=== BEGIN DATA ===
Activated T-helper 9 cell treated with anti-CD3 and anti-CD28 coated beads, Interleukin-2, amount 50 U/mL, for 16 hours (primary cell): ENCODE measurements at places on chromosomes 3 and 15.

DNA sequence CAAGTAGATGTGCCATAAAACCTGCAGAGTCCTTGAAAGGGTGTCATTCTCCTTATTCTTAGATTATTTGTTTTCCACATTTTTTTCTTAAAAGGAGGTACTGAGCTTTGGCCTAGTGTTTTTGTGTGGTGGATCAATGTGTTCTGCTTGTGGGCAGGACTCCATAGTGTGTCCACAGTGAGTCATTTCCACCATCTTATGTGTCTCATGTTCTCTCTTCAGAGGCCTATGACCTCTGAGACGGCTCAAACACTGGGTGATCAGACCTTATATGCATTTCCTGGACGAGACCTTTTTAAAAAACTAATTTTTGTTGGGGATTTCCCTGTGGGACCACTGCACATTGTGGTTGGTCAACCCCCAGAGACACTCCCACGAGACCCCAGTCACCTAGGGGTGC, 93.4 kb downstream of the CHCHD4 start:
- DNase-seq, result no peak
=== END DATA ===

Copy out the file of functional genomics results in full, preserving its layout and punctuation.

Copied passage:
Activated T-helper 9 cell treated with anti-CD3 and anti-CD28 coated beads, Interleukin-2, amount 50 U/mL, for 16 hours (primary cell): ENCODE measurements at places on chromosomes 3 and 15.

DNA sequence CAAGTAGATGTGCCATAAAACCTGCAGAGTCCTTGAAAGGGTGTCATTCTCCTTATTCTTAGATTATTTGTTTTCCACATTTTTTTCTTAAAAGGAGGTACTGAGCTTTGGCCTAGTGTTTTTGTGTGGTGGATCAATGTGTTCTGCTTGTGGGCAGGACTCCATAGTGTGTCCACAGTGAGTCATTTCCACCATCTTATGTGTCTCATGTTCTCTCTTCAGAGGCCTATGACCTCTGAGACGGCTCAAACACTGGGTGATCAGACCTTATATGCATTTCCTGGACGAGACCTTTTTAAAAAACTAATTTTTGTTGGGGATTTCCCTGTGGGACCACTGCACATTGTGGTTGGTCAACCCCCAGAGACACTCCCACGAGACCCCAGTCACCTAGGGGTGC, 93.4 kb downstream of the CHCHD4 start:
- DNase-seq, result no peak